Prophylaxis with G-CSF
Despite growing use of filgrastim and lenograstim (introduced in 1993), deaths from neutropenic sepsis in England and Wales almost doubled between 2001 and 2010.5 Oncologists have linked this rise to increased use of chemotherapy, more intense regimens and greater use in patients who would previously have been considered not well enough for treatment.5 Dose-dense chemotherapy has been shown to result in improved survival over standard chemotherapy, especially in lymphoma.6 But there is no evidence that primary prophylaxis with G-CSF reduces short-term all-cause mortality compared with no prophylactic G-CSF, and there is too little head-to-head data to conclude whether primary prophylaxis with G-CSF is as good or better than prophylactic antibiotics.5 There is some evidence that primary prophylaxis with G-CSF and antibiotics reduces infectious mortality.5
Professor Hancock points out that European guidelines recommend that G-CSF should only be used for primary prophylaxis in high-risk patients.6 This means those being treated with a chemotherapy regimen that carries a >20 per cent risk of febrile neutropenia, elderly and frail patients at increased risk, and patients undergoing high-intensity chemotherapy schedules or where delays in treatment are known adversely to affect prognosis.
Similarly, the National Institute for Health and Care Excellence guidance on neutropenic sepsis, produced in 2012 by Professor Hancock and colleagues, recommends that adults with acute leukaemias, stem cell transplants or solid tumours who are likely to become neutropenic as a result of their chemotherapy should not be routinely offered G-CSF for prevention of neutropenic sepsis unless they are receiving G-CSF as an integral part of the chemotherapy regimen or in order to maintain dose intensity.5 The guidelines recommend that most patients should be offered prophylaxis with a fluoroquinolone during the expected period of neutropenia rather than G-CSF, because prophylactic quinolones have been shown to reduce short-term all-cause mortality.5
“At the time that G-CSF was introduced, the use of prophylactic antibiotics was controversial and many people didn’t believe they prevented neutropenic sepsis. But that changed after it was shown that prophylactic antibiotics could reduce fever, probable infection and hospital admission in patients receiving chemotherapy for solid tumours or lymphoma,” says Professor Hancock.7
There has been considerable variation in G-CSF use in clinical practice, and Professor Hancock believes, some overuse.
“G-CSFs are wonderful drugs and they certainly work whenever they are given. But the cost-benefit is quite marginal and, even among conservative users, they have probably been overused,” he says.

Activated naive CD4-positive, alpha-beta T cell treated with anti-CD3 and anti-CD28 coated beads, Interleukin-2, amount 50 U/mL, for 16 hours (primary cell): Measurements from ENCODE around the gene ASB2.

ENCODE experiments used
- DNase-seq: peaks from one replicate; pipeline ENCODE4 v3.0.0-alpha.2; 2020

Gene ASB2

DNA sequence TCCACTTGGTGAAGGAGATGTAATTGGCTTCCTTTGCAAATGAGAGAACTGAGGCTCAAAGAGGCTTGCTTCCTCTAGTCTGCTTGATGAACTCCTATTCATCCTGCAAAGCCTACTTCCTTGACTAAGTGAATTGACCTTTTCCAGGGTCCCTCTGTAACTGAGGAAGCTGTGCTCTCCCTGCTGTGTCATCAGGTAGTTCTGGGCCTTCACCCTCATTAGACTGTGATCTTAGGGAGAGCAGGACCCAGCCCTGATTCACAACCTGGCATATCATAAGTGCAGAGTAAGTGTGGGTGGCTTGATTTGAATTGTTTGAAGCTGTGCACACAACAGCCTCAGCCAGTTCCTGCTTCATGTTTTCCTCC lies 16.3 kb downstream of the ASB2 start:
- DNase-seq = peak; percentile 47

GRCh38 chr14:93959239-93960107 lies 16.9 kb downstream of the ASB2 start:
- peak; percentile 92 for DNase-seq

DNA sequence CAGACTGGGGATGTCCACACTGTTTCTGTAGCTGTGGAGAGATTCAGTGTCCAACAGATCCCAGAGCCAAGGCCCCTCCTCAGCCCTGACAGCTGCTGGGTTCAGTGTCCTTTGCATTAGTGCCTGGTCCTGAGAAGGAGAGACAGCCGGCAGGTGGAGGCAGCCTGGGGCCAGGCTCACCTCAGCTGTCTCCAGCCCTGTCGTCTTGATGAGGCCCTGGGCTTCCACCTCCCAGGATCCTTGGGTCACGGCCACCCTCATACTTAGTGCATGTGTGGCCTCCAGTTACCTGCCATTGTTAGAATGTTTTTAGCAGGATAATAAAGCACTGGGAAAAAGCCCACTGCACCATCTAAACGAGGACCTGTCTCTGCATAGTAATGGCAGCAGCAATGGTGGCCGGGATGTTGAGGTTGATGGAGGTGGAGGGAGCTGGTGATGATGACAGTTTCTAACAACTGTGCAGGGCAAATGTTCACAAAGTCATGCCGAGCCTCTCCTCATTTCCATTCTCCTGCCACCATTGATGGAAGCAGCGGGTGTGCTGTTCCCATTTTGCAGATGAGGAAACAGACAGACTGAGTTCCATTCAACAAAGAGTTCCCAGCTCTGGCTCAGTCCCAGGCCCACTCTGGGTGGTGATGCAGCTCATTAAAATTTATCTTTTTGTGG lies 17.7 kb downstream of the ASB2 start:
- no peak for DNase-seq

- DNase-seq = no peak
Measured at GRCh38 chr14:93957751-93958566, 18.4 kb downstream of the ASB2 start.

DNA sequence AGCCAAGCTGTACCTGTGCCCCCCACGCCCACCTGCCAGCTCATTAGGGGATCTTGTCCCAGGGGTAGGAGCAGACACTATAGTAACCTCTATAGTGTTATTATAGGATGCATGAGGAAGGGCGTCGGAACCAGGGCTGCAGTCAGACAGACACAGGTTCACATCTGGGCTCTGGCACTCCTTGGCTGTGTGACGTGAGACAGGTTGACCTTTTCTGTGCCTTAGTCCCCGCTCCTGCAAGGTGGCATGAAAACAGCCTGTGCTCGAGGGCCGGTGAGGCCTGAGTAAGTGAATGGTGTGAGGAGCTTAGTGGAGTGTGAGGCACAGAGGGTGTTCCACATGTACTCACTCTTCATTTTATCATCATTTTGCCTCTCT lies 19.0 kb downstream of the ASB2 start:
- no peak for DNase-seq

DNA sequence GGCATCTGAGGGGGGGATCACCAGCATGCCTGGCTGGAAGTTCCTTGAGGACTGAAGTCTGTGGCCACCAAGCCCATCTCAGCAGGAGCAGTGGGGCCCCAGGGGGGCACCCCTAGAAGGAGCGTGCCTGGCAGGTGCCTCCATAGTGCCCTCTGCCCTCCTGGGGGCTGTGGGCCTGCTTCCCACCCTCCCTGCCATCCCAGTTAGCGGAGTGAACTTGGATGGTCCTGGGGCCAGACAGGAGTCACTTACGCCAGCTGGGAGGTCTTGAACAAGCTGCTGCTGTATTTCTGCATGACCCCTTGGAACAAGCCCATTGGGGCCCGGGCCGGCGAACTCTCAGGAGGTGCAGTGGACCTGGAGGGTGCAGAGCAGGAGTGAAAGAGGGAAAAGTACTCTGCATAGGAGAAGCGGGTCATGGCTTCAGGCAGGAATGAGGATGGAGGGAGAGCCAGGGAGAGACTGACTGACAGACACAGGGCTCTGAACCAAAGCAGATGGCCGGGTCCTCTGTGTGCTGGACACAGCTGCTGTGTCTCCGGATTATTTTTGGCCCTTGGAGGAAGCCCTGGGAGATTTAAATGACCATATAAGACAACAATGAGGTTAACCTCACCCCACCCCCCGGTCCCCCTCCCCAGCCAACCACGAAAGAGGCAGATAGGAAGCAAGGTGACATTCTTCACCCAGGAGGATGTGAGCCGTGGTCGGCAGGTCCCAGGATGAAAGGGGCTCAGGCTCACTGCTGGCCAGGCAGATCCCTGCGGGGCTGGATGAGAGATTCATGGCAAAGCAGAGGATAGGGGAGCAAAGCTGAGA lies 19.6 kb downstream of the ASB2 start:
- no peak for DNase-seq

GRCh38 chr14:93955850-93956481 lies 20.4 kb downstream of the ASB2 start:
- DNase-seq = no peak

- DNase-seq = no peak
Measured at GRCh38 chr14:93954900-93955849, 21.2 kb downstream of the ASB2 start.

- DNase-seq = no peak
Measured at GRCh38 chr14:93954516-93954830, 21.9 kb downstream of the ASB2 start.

The NICE guidelines are due for update in 2015, so it may be possible to see whether the 2012 guidance has impacted on use.
Pegylated filgrastim was introduced in 2002, and has reduced treatment frequency from daily dosing during the neutropenic phase of each chemotherapy cycle to a single injection per cycle. A meta-analysis, which included five studies comparing pegfilgrastim and filgrastim, showed that the incidence of febrile neutropenia was significantly lower for pegfilgrastim than filgrastim, with a relative risk of 0.66 (95 per cent confidence interval 0.44–0.98).8 The authors pointed out that, although there was substantial heterogeneity of cancer type and chemotherapy regimen between studies, the range of populations was probably typical of that seen in clinical practice.8
“The long-acting versions of G-CSFs are also more convenient and comfortable for patients. There is only one injection per cycle and, though there is still a significant proportion who experience bone and muscle pain, it seems to be less intense with the pegylated formulations,” says Professor Hancock.
“Filgrastim and biosimilars have become part of the staple diet of chemotherapy with a definite role that is likely to continue,” he concludes. “They have helped make chemotherapy safer and easier to administer, and enabled us to increase the dose and intensity of some of our regimens. The dilemma remains over whether a short course of antibiotics is just as good and more cost-effective in many situations of prophylaxis. If you’re giving G-CSF as part of an established treatment to enable chemotherapy to be completed on time, in the right dose, that’s fine. But people who are giving it to prevent infection in patients being given standard chemotherapy with risk of significant neutropenia should think again, since antibiotics are probably the better option.”
Citation: The Pharmaceutical Journal DOI: 10.1211/PJ.2014.11137483